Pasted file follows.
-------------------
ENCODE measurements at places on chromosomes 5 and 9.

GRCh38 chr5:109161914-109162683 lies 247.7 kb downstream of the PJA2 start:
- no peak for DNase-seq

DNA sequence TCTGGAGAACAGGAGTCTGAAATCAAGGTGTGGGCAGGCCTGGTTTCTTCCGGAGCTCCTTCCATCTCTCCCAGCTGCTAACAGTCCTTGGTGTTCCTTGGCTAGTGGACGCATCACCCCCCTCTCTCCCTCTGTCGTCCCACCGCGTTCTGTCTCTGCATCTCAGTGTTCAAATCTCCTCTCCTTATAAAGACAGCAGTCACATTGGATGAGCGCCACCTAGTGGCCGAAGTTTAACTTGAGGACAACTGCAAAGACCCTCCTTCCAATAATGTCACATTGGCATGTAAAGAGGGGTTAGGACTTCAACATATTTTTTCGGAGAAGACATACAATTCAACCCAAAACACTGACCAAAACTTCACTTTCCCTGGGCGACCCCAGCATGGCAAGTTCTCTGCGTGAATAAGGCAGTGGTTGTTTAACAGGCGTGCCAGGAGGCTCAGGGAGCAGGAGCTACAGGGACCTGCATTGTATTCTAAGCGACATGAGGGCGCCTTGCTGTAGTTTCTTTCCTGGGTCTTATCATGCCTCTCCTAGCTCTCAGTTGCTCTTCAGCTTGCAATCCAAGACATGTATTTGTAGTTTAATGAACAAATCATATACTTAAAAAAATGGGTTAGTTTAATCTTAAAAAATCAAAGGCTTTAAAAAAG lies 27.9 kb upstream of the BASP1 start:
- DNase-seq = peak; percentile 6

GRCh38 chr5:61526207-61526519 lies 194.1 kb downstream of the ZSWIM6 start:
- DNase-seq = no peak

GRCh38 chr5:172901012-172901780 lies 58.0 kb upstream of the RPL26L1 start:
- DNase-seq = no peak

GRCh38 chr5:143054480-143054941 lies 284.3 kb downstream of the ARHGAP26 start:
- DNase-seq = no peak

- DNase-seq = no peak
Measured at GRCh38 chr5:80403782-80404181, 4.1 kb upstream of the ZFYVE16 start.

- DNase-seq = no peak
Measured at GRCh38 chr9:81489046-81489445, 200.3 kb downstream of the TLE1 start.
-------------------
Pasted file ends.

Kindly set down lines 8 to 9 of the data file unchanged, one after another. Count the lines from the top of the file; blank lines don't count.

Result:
GRCh38 chr5:172901012-172901780 lies 58.0 kb upstream of the RPL26L1 start:
- DNase-seq = no peak